Tonawanda News

November 12, 2012

Grant provides domestic violence survivor with boost to business

By Danielle Haynes
The Tonawanda News

Tonawanda News — In 2005 Sharon Morgan was working full time, going to college at the University at Buffalo for a degree in social work and raising a son as a single mom. She had separated from her son’s father after more than a year of abuse and she was on her own, struggling to take care of her small family without any child support.

It wasn’t easy, she said, and it’s not something many people may be able to juggle if they were in her shoes.

Morgan, who lives in Amherst right near the Town of Tonawanda border, has since spent more than a decade as a domestic violence advocate at the YWCAs of the Tonawandas, the Erie County Sheriff’s Department and, most recently, the Family Justice Center in Buffalo.

She recently began her own jewelry-making business, Lunar Light Studio, thanks in part to a business workshop program, Project Fresh Start, at Everyone Woman Opportunity Center Inc. funded by Verizon Wireless Foundation.

After just a few months of taking workshops on how to develop a business plan and promote her small business online, and getting advice from retired businesspeople at Buffalo Niagara SCORE, Morgan had learned the skills needed to apply for the Verizon Wireless Domestic Violence Entrepreneurship Grant. Verizon awarded $5,000 to Morgan, money she was able to put toward advertising and supplies for her small, but growing handmade jewelry business.

“It helped me immensely because I’m a single parent and receive no financial help for my son,” Morgan said of the funds.

And while Morgan was just the first Buffalo-area businesswoman to be awarded the grant — Verizon has handed out a total of 14 grants worth $60,000 across the state — Everywoman Opportunity Center Executive Director Myrna F. Young said the program and grant opportunity opens the door for other domestic violence survivors to get a much-needed leg up.

“The thing that keeps (domestic violence victims) staying with their abuser — or going back — is their inability to support themselves. For those individuals who have an idea, who have been providing services or products, this is a way to develop all the tools they need to become financially independent,” Young said.

Project Fresh Start gives domestic violence survivors “an opportunity to meet experts on establishing a business and gives them the best opportunity to have the information they need to be sucessful in that start,” she added.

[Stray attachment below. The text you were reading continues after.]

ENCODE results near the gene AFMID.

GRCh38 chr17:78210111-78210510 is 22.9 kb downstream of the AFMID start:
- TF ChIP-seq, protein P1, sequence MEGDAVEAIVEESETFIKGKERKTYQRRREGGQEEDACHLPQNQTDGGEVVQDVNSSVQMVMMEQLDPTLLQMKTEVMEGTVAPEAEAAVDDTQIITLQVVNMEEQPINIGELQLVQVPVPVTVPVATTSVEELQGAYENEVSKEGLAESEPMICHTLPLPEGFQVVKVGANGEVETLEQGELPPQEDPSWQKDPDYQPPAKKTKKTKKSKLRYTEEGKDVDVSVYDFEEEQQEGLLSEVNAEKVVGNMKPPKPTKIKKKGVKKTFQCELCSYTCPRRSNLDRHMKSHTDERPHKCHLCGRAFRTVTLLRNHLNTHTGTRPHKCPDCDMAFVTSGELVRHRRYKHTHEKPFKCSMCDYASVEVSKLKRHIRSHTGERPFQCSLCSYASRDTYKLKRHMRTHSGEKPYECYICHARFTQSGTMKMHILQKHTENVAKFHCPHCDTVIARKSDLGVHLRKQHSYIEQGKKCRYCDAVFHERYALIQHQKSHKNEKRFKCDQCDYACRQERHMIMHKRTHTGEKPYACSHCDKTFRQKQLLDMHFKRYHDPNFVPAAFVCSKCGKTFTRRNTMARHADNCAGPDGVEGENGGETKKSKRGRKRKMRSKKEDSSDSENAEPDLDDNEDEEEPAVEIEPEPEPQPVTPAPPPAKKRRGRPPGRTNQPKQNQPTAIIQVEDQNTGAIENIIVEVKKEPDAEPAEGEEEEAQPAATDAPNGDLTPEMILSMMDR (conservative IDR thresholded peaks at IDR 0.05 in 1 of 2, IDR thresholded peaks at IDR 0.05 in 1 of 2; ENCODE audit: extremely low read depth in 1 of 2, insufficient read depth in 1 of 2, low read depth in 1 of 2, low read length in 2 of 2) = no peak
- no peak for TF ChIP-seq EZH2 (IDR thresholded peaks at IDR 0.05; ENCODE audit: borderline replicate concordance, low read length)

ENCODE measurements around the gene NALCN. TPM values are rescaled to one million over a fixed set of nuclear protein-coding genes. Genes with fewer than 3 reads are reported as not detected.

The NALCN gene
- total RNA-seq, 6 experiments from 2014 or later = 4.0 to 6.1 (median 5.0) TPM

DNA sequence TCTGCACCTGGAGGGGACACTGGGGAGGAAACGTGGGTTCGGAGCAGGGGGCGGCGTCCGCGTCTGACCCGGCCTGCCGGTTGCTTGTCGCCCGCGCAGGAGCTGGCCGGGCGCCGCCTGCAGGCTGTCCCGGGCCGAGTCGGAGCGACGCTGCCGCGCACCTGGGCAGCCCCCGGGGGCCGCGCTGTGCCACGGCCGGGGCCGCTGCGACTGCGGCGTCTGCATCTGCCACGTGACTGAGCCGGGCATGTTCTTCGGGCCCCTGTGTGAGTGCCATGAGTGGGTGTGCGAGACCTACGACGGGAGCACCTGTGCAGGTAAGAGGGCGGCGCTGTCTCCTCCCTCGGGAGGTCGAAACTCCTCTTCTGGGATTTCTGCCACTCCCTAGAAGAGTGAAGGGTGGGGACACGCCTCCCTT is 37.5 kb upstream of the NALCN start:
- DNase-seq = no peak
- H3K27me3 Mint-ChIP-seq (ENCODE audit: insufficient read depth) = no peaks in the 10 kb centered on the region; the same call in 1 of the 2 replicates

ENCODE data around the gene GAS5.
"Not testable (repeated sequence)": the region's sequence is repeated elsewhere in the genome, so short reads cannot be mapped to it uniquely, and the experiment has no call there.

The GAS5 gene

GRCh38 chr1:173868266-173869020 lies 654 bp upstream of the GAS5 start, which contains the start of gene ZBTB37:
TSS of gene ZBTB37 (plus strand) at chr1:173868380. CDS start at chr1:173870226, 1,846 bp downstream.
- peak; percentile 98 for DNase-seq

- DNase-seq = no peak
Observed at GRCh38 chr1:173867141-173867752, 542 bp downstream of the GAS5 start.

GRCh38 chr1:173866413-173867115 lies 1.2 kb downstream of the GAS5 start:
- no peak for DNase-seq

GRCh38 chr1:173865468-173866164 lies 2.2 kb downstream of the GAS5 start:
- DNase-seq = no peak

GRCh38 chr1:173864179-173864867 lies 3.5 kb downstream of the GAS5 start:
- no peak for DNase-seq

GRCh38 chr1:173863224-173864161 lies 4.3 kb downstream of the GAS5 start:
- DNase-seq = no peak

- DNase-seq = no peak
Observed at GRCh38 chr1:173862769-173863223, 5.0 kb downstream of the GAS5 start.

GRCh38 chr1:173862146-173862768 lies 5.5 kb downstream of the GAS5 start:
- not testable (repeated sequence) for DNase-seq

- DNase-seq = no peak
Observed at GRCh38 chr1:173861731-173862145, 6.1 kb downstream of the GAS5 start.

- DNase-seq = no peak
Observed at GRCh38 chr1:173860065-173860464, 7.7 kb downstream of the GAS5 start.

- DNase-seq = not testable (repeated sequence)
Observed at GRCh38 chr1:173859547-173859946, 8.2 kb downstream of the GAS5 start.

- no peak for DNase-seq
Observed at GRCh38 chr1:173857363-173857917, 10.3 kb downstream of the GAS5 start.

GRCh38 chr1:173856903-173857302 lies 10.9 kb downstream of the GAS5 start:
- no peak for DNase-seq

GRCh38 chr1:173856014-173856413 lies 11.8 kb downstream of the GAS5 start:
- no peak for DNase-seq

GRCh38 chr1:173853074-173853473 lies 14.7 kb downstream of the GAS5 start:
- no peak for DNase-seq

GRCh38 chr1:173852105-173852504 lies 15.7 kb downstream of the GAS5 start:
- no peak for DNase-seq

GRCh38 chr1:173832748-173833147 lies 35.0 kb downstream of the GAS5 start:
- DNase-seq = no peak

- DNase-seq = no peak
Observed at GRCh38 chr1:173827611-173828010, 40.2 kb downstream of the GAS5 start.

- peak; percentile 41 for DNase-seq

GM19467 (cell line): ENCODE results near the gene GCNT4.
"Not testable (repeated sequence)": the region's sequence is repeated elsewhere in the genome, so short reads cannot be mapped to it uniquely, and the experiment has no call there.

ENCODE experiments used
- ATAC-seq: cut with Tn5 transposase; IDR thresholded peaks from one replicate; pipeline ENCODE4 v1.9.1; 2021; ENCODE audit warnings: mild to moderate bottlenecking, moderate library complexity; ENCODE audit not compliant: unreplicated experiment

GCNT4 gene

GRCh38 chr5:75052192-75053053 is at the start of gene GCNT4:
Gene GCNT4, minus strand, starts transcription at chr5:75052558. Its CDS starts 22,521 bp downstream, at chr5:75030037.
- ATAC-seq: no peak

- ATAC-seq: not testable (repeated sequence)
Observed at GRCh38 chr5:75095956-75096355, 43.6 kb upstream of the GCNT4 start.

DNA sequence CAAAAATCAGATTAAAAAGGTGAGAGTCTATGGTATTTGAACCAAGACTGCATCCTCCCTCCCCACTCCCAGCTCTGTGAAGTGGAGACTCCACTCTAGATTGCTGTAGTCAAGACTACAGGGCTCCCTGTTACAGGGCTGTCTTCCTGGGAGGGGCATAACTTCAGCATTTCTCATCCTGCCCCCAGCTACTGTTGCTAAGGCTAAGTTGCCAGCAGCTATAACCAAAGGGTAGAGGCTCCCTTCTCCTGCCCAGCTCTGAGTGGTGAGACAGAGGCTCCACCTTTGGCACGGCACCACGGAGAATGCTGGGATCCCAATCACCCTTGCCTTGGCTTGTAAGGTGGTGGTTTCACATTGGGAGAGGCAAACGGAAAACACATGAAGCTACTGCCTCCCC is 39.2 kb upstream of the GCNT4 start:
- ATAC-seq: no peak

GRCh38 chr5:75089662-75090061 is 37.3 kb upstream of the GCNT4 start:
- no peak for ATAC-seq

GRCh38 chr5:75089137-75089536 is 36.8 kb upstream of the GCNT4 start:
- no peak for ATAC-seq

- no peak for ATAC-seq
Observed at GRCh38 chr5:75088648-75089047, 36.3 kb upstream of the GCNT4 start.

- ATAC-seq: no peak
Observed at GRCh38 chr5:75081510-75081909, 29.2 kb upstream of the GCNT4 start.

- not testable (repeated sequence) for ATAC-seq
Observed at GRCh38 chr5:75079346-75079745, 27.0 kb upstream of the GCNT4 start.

John O’Malley, spokesperson for Verizon Wireless, said the company started the grant program a little over two years ago, but found that some applicants had trouble providing a detailed business plan and projecting sales.

“We found many times a survivor might have a great idea for a small business and a great passion but a lot of times she might be unfamiliar” with the nuts and bolts of starting and maintaining a business, he said.

At the beginning of the year, Verizon began funding the training programs — like Project Fresh Start — at domestic violence organizations throughout the state as a precursor to applying for a grant. 

“We went to work with Everywoman Opportunity Center Inc. to fund the development of their Fresh Start program that provides training and ongoing coaching,” O’Malley added. “We want to make sure the programs are viable and successful.”

Morgan said what she appreciates the most about Project Fresh Start is how flexible and open-ended it is. Workshops and programs are offered at no cost to participants and there’s no requirement to take specific classes at specific times.

“I began this process in March and I’ve taken six workshops since then and a few meetings at Buffalo State College for online marketing,” she said. “As my situation changes, so does the program ... it adapts to each individual.

“They help you assess where your needs are to build on your strengths but also teach you the skills you need to be successful,” Morgan added. 

She said she’s recently learned a great deal about online marketing and presence. She currently sells her jewelry — made with beads and a separate line made of recycled materials — at and and at assorted craft and art festivals throughout the region. The $5,000 grant she received helped her to purchase festival tents featuring her logo.

Domestic violence survivors interested in starting their own business and taking part in Project Fresh Start at Everywoman Opportunity Center Inc. can call career counselor Virginia McIntyre at 847-1120, or visit 

Contact features editor Danielle Haynes at 693-1000, ext. 4116.